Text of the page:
China’s punitive tariffs on Australian wines of up to 218% have wiped out Australian exporters but edged up Chilean wineries, as the South American country reports surging exports to China, its current biggest export market by value.
Chile, China’s second biggest wine exporter behind France, is reaping in market share left by Australian wines, which topped China’s wine market up till last November when crippling tariffs brought it to a crashing halt.
“Chilean wineries are taking advantage of the space that has been left in the market,” says Nicolai Samsing, Wines of Chile’s Asia Director when asked by Vino Joy News about the country’s fast rise in China.
From last December to March this year, within just four months, Australian wine exports, were reduced to just AU$12 million compared to AU$325 million for the same period over a year ago.
Chile, on the contrary, in the first four months of the year reported double-digit growth both in volume and value. According to Wines of Chile, its wine shipment to China grew by 43% in value to US$79.7 million and 39% in volume to 21.2 million liters.
The growth is recorded at a time when China’s overall imports are slipping on weaker demand, which suggests that wine merchants are bullish on stocking on Chilean wines on anticipated sales pick-up in later half of the year.
Samsing added that Chile’s growth is also aided by what he describes as Chilean wine’s premiumization.
“Especially in the premium wine category, where growth has been remarkable. The first months of this year all the top Chilean wineries grew in average price vs 2020 and 2019,” he explained when asked by Vino Joy News about the increases.
The country’s top five wine exporters to China are Concha y Toro, Vina Futaleufu, Survalles, DBR Lafite-owned Los Vascos and Montes, with Montes topping the highest average price per 9 liter at US$105.3.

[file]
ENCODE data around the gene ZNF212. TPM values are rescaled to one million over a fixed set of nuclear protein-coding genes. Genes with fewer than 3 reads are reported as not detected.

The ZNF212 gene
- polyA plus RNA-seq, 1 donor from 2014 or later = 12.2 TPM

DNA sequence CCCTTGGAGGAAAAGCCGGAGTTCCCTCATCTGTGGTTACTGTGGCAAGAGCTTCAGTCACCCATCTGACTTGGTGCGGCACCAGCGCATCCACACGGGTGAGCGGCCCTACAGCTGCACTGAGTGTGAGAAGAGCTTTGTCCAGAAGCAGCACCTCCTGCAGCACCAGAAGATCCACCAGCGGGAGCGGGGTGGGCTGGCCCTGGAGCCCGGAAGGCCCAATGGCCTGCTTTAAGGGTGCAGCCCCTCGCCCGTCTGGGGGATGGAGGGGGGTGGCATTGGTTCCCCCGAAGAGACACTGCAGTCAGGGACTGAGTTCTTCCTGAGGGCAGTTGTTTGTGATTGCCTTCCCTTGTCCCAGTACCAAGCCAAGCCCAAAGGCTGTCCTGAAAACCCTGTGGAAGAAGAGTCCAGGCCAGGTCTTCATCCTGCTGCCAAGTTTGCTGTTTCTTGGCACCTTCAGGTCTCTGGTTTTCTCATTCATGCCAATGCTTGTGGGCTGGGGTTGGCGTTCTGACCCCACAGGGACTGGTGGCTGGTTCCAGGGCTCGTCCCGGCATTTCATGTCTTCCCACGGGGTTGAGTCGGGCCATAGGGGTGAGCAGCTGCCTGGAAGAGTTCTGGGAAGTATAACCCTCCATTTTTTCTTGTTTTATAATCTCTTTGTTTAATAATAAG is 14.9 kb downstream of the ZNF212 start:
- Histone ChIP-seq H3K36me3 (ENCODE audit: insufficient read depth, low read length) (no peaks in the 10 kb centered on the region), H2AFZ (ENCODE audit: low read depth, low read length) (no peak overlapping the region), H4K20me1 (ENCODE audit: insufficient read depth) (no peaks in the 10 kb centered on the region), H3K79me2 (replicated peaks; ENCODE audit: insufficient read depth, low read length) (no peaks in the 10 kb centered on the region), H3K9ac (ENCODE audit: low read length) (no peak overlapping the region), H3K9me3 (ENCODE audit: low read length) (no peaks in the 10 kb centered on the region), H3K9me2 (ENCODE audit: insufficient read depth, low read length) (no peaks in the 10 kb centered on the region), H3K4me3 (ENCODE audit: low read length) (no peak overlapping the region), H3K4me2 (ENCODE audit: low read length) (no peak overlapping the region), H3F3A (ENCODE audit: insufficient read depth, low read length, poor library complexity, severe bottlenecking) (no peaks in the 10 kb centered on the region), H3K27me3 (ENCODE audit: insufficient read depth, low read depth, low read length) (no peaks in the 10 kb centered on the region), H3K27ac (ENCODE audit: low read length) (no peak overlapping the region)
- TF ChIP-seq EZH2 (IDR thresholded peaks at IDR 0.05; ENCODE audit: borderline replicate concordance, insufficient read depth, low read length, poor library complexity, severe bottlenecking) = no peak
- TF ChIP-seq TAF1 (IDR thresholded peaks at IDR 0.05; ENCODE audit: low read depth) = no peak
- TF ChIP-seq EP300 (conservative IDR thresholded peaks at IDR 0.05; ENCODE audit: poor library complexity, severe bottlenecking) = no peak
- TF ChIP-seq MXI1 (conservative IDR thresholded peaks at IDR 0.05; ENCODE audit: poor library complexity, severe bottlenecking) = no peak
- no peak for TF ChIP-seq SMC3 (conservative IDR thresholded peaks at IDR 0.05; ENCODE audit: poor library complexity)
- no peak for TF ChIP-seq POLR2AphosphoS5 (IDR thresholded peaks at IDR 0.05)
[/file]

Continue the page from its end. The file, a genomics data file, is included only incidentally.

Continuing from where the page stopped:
Concha y Toro, owner of volume-driven brands Casillero del Diablo and Marques de Casa Concha and its top end Don Melchor, exported over US$7.2 million worth of wines to China in the first four months of the year, up from US$ 5.3 million a year ago.
“This has increased the total average price of our exports and we expect the trend to continue to rise during the years to come,” he added. “Many Chilean wineries have adopted a ‘premiumization’ and brand-building strategy several years ago that is yielding incredibly good results.”
Additionally, China and Chile’s stable political and economic relations also contributed to Chile’s rise in the market. Chile is the first Latin American country to establish diplomatic relations with China back in 1970.
In 2005, the two countries signed a Free Trade Agreement and since then China has gradually cut import tariffs on Chilean wines and completely scrapped it for both bottled and bulk wines in 2015.
“Chile has certain key advantages such as the free trade agreement between both countries, which is quite active and was positively updated in 2019,” he added. The upgraded China-Chile FTA will see the number of items exempt from tariffs increase to cover up to 98% of all items.
Riding on the growth momentum, the wine trade association has launched a series of promotional activities in China this year and brought 13 wineries to China Food and Drinks Fair (Chengdu) in April.
Chile’s bulk wine exports to China also grew by 45.5% and 40.4% in volume and value respectively, but it lags behind its top destinations – the US and UK.